If you’ve been following my blogs on tutoring, you’ll be aware that, at least at the level of research, the Reading Recovery monopoly on tutoring has been broken in many ways. Reading Recovery has always insisted on certified teachers, but many studies have now shown that well-trained teaching assistants can do just as well, in mathematics as well as reading. Reading Recovery has insisted that tutoring should just be for first graders, but numerous studies have now shown positive outcomes of tutoring through seventh grade, in both reading and mathematics. Reading Recovery has argued that its cost was justified by the long-lasting impacts of first-grade tutoring, but their own research has not documented long-lasting outcomes. Reading Recovery is always one-to-one, of course, but now there are numerous one-to-small group programs, including a one-to-three adaptation of Reading Recovery itself, that produce very good effects. Reading Recovery has always just been for reading, but there are now more than a dozen studies showing positive effects of tutoring in math, too.

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All of this newer evidence opens up new possibilities for tutoring that were unthinkable when Reading Recovery ruled the tutoring roost alone. If tutoring can be effective using teaching assistants and small groups, then it is becoming a practicable solution to a much broader range of learning problems. It also opens up a need for further research and development specific to the affordances and problems of tutoring. For example, tutoring can be done a lot less expensively than $5,400 per child, but it is still expensive. We created and evaluated a one-to-six, computer-assisted tutoring model that produced effect sizes of around +0.40 for $500 per child. Yet I just got a study from the Education Endowment Fund (EEF) in England evaluating one-to-three math tutoring by college students and recent graduates. They only provided tutoring one hour per week for 12 weeks, to sixth graders. The effect size was much smaller (ES=+0.19), but the cost was only about $150 per child.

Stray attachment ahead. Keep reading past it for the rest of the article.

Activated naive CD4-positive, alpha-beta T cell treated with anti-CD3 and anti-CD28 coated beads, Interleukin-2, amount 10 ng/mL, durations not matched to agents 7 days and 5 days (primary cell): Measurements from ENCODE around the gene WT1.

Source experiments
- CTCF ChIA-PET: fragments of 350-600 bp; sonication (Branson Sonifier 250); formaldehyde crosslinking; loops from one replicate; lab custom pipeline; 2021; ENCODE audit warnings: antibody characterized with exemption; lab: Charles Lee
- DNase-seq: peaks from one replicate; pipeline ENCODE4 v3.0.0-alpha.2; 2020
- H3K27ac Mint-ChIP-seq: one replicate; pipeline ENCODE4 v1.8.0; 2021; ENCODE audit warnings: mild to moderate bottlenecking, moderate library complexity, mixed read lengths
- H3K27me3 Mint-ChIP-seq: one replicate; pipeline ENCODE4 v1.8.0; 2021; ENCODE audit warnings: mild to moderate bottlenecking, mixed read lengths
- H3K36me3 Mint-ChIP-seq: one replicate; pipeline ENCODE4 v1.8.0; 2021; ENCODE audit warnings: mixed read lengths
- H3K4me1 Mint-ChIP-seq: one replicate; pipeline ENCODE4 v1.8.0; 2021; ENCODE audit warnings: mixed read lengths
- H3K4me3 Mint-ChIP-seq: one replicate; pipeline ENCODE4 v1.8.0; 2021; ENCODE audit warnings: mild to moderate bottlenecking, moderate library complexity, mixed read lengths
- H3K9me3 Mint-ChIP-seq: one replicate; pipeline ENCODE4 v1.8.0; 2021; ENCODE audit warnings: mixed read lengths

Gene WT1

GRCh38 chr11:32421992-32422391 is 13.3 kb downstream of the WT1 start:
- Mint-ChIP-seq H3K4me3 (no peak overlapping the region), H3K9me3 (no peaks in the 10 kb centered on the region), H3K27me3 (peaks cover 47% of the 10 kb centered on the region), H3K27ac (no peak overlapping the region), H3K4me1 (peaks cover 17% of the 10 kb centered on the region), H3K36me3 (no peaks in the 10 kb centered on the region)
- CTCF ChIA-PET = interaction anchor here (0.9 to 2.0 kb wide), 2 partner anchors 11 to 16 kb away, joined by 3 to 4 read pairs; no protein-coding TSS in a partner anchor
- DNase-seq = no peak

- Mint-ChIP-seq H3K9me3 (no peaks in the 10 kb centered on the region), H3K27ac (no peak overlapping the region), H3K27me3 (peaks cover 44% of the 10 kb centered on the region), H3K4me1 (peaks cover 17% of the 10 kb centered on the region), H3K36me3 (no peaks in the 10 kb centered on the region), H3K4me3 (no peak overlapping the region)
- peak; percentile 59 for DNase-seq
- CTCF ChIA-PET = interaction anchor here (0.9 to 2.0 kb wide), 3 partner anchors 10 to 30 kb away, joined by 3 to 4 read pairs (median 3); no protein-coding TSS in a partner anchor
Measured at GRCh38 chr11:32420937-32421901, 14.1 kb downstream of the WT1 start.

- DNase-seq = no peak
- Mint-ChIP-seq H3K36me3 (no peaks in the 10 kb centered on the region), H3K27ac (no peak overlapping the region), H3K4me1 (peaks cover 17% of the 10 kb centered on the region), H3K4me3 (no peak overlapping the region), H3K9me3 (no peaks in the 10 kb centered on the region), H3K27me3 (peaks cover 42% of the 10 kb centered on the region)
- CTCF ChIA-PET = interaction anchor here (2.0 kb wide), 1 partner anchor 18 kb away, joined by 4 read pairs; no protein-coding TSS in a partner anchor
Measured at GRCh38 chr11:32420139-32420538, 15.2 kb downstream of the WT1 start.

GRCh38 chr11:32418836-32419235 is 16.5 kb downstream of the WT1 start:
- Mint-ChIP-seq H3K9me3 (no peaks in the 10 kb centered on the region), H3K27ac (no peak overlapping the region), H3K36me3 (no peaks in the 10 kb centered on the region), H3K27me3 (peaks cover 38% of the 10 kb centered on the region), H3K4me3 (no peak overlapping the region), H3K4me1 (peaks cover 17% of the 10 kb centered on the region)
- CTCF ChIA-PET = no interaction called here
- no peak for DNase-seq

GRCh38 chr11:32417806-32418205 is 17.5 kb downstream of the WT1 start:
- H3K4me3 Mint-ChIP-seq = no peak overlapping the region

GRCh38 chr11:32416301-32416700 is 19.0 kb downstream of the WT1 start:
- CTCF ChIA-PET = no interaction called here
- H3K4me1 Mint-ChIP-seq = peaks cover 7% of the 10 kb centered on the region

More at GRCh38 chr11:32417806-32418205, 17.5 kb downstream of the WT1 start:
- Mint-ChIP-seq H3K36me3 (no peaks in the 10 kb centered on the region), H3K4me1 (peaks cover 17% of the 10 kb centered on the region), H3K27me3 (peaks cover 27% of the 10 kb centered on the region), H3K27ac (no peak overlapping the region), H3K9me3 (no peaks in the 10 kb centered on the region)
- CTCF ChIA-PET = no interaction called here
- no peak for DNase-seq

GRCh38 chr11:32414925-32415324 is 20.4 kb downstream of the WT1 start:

I am not advocating this particular solution, but isn’t it interesting? The EEF also evaluated another means of making tutoring inexpensive, using online tutors from India and Sri Lanka, and another, using cross-age peer tutors, both in math. Both failed miserably, but isn’t that interesting?

I can imagine a broad range of approaches to tutoring, designed to enhance outcomes, minimize costs, or both. Out of that research might come a diversity of approaches that might be used for different purposes. For example, students in deep trouble, headed for special education, surely need something different from what is needed by students with less serious problems. But what exactly is it that is needed in each situation?

In educational research, reliable positive effects of any intervention are rare enough that we’re usually happy to celebrate anything that works. We might say, “Great, tutoring works! But we knew that.”  However, if tutoring is to become a key part of every school’s strategies to prevent or remediate learning problems, then knowing that “tutoring works” is not enough. What kind of tutoring works for what purposes?  Can we use technology to make tutors more effective? How effective could tutoring be if it is given all year or for multiple years? Alternatively, how effective could we make small amounts of tutoring? What is the optimal group size for small group tutoring?

We’ll never satisfy the angry woman who stormed out of my long-ago symposium at BERA. But for those who can have an open mind about the possibilities, building on the most reliable intervention we have for struggling learners and creating and evaluating effective and cost-effective tutoring approaches seems like a worthwhile endeavor.

Photo Courtesy of Allison Shelley/The Verbatim Agency for American Education: Images of Teachers and Students in Action.

This blog was developed with support from the Laura and John Arnold Foundation. The views expressed here do not necessarily reflect those of the Foundation.

Miss Evers’ Boys (And Girls)